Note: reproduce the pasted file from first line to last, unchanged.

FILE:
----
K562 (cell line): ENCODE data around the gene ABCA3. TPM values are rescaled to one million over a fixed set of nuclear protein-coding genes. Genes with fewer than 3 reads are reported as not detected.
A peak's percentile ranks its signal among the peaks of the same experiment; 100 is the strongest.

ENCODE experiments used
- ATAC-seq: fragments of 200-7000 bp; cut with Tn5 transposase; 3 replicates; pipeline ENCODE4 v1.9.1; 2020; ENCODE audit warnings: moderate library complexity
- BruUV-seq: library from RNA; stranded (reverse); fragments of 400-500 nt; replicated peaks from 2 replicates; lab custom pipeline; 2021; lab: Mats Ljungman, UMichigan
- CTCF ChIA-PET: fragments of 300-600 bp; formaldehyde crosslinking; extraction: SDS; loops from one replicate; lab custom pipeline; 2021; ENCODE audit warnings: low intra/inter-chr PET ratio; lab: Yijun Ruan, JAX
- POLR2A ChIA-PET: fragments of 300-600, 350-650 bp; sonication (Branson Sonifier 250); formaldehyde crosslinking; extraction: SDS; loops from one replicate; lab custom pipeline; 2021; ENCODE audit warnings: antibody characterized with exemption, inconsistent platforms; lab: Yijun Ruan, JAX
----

K562 (cell line): ENCODE data around the gene ABCA3. TPM values are rescaled to one million over a fixed set of nuclear protein-coding genes. Genes with fewer than 3 reads are reported as not detected.
A peak's percentile ranks its signal among the peaks of the same experiment; 100 is the strongest.

ENCODE experiments used
- ATAC-seq: fragments of 200-7000 bp; cut with Tn5 transposase; 3 replicates; pipeline ENCODE4 v1.9.1; 2020; ENCODE audit warnings: moderate library complexity
- BruUV-seq: library from RNA; stranded (reverse); fragments of 400-500 nt; replicated peaks from 2 replicates; lab custom pipeline; 2021; lab: Mats Ljungman, UMichigan
- CTCF ChIA-PET: fragments of 300-600 bp; formaldehyde crosslinking; extraction: SDS; loops from one replicate; lab custom pipeline; 2021; ENCODE audit warnings: low intra/inter-chr PET ratio; lab: Yijun Ruan, JAX
- POLR2A ChIA-PET: fragments of 300-600, 350-650 bp; sonication (Branson Sonifier 250); formaldehyde crosslinking; extraction: SDS; loops from one replicate; lab custom pipeline; 2021; ENCODE audit warnings: antibody characterized with exemption, inconsistent platforms; lab: Yijun Ruan, JAX